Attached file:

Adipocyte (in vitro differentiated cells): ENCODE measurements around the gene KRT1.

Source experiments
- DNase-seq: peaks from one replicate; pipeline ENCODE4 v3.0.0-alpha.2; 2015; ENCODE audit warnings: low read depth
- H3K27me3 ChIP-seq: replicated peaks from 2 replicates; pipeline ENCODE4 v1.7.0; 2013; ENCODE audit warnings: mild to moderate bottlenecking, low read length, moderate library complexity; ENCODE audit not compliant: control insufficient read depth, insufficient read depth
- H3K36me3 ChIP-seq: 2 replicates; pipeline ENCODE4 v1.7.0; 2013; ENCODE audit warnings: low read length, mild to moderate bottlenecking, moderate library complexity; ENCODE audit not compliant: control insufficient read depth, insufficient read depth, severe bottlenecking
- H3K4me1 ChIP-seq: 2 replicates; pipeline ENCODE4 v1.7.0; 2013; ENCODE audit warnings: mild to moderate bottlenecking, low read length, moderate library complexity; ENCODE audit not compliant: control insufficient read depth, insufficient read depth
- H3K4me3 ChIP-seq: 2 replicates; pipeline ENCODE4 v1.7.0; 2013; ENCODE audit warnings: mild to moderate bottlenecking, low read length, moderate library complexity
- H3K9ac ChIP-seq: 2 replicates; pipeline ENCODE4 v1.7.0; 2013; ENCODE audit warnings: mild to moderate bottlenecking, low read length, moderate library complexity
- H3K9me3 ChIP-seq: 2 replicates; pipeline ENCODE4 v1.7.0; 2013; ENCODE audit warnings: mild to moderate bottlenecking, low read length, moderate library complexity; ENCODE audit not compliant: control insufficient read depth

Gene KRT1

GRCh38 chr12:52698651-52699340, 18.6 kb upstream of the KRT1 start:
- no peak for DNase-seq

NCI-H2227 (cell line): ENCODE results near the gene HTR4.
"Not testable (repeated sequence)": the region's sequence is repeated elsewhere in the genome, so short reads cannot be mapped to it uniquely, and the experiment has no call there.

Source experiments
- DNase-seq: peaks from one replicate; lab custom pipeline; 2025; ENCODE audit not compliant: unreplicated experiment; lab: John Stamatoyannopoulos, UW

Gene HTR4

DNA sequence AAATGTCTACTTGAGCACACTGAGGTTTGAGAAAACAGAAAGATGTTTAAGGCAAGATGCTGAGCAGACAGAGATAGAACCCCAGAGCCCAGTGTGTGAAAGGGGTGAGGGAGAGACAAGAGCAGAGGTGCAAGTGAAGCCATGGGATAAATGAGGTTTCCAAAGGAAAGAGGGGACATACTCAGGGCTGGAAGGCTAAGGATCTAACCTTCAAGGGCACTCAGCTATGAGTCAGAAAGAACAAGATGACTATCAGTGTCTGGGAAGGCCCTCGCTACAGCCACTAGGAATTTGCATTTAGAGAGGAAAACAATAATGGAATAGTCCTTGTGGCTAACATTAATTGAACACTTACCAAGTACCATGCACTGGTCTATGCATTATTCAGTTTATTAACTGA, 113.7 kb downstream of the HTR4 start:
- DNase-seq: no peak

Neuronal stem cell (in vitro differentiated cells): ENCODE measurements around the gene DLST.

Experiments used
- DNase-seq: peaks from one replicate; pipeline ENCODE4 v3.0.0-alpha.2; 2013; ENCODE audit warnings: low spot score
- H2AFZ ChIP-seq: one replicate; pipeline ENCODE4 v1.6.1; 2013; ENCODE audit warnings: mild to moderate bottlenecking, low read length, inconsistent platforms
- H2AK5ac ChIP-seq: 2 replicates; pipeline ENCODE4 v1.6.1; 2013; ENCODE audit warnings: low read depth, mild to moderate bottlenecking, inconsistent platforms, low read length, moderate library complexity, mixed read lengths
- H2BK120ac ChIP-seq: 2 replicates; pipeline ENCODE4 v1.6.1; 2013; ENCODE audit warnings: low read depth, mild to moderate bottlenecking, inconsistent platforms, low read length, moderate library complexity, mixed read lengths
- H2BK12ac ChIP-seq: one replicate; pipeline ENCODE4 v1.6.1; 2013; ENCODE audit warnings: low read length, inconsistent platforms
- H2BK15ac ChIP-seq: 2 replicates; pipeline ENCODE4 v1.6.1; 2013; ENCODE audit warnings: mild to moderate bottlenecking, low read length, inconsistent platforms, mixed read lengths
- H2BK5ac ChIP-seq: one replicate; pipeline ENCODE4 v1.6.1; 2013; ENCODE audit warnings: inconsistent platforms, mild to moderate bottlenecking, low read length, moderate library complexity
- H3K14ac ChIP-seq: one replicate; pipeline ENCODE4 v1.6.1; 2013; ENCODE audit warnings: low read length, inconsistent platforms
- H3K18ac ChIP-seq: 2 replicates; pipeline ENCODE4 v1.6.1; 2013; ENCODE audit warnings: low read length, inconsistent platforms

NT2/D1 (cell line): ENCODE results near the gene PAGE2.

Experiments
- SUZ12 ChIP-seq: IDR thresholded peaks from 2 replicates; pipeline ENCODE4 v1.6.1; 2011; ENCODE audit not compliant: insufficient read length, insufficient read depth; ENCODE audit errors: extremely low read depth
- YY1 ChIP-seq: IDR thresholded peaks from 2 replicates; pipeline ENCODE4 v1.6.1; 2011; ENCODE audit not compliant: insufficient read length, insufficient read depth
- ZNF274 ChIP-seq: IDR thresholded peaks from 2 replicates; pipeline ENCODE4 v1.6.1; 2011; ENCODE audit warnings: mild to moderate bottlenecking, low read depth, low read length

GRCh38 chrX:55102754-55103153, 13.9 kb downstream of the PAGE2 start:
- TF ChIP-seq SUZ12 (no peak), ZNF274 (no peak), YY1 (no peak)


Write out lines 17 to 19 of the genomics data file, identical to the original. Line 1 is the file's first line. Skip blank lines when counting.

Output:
Gene HTR4

DNA sequence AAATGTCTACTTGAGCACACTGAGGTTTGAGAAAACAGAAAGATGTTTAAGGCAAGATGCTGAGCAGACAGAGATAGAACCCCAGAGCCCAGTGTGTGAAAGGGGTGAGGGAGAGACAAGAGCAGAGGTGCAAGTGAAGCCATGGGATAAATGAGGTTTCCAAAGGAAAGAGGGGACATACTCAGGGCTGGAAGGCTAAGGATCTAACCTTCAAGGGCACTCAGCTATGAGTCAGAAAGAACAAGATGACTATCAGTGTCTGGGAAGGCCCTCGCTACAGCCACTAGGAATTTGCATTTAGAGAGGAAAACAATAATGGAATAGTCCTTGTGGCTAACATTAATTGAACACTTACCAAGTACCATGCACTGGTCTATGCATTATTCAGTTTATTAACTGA, 113.7 kb downstream of the HTR4 start:
- DNase-seq: no peak